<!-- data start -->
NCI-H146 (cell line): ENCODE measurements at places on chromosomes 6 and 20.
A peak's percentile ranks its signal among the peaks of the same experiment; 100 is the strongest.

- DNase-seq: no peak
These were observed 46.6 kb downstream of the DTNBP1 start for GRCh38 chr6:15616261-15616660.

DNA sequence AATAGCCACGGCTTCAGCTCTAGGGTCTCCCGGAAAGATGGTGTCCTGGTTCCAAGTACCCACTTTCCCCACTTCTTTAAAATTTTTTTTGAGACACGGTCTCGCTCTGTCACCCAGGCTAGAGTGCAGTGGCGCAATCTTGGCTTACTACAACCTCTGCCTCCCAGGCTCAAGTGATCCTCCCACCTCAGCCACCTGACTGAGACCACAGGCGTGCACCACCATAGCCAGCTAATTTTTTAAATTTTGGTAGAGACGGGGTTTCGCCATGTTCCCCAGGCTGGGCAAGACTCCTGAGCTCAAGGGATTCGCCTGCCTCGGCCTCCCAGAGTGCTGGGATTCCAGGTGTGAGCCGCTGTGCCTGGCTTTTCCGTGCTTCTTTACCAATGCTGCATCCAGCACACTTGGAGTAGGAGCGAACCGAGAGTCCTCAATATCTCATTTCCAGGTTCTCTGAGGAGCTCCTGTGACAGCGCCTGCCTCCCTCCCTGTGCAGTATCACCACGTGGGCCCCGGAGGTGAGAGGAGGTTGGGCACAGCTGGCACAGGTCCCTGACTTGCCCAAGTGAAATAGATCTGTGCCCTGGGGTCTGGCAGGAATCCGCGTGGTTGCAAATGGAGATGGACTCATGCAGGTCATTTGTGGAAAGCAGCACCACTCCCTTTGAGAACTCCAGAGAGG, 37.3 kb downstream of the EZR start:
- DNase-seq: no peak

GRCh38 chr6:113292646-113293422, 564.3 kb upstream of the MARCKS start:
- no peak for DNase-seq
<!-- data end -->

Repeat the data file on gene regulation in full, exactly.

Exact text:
NCI-H146 (cell line): ENCODE measurements at places on chromosomes 6 and 20.
A peak's percentile ranks its signal among the peaks of the same experiment; 100 is the strongest.

- DNase-seq: no peak
These were observed 46.6 kb downstream of the DTNBP1 start for GRCh38 chr6:15616261-15616660.

DNA sequence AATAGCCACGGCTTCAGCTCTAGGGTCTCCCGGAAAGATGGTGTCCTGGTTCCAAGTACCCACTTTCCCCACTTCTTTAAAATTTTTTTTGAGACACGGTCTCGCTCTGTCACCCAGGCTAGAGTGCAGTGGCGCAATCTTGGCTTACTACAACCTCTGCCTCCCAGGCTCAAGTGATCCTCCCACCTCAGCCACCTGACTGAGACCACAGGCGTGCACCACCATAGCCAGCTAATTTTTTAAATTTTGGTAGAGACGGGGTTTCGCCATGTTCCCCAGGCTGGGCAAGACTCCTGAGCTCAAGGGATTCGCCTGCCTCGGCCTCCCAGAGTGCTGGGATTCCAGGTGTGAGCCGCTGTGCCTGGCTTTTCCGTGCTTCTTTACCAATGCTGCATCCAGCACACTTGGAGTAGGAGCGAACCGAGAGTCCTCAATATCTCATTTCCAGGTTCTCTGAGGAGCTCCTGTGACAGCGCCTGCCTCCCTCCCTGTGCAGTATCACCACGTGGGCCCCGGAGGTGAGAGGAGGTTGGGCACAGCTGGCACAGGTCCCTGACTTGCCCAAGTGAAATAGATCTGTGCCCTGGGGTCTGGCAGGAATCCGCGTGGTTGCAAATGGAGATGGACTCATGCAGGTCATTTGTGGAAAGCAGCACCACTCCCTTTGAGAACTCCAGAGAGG, 37.3 kb downstream of the EZR start:
- DNase-seq: no peak

GRCh38 chr6:113292646-113293422, 564.3 kb upstream of the MARCKS start:
- no peak for DNase-seq